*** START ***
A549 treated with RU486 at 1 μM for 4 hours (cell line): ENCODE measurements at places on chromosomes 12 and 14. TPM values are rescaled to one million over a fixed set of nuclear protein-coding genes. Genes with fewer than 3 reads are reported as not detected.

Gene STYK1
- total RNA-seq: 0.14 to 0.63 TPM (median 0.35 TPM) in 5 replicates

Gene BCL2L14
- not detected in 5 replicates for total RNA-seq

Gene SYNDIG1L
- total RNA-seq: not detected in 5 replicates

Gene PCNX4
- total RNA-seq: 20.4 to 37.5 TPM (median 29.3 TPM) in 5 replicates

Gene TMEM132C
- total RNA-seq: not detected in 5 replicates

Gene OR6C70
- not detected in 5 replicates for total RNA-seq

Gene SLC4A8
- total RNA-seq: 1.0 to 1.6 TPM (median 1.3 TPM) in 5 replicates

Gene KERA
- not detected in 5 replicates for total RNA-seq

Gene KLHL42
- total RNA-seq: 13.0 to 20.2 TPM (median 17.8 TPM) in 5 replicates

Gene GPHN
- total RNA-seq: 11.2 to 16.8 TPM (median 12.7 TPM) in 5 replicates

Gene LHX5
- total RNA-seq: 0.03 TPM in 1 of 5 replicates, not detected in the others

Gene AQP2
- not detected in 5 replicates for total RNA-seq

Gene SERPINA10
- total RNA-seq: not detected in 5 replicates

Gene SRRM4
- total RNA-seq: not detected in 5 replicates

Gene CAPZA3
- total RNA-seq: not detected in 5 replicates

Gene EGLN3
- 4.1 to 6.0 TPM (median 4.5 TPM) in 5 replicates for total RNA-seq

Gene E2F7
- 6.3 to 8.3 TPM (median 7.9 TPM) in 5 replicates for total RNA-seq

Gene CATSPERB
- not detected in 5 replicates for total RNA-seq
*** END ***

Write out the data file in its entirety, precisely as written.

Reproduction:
A549 treated with RU486 at 1 μM for 4 hours (cell line): ENCODE measurements at places on chromosomes 12 and 14. TPM values are rescaled to one million over a fixed set of nuclear protein-coding genes. Genes with fewer than 3 reads are reported as not detected.

Gene STYK1
- total RNA-seq: 0.14 to 0.63 TPM (median 0.35 TPM) in 5 replicates

Gene BCL2L14
- not detected in 5 replicates for total RNA-seq

Gene SYNDIG1L
- total RNA-seq: not detected in 5 replicates

Gene PCNX4
- total RNA-seq: 20.4 to 37.5 TPM (median 29.3 TPM) in 5 replicates

Gene TMEM132C
- total RNA-seq: not detected in 5 replicates

Gene OR6C70
- not detected in 5 replicates for total RNA-seq

Gene SLC4A8
- total RNA-seq: 1.0 to 1.6 TPM (median 1.3 TPM) in 5 replicates

Gene KERA
- not detected in 5 replicates for total RNA-seq

Gene KLHL42
- total RNA-seq: 13.0 to 20.2 TPM (median 17.8 TPM) in 5 replicates

Gene GPHN
- total RNA-seq: 11.2 to 16.8 TPM (median 12.7 TPM) in 5 replicates

Gene LHX5
- total RNA-seq: 0.03 TPM in 1 of 5 replicates, not detected in the others

Gene AQP2
- not detected in 5 replicates for total RNA-seq

Gene SERPINA10
- total RNA-seq: not detected in 5 replicates

Gene SRRM4
- total RNA-seq: not detected in 5 replicates

Gene CAPZA3
- total RNA-seq: not detected in 5 replicates

Gene EGLN3
- 4.1 to 6.0 TPM (median 4.5 TPM) in 5 replicates for total RNA-seq

Gene E2F7
- 6.3 to 8.3 TPM (median 7.9 TPM) in 5 replicates for total RNA-seq

Gene CATSPERB
- not detected in 5 replicates for total RNA-seq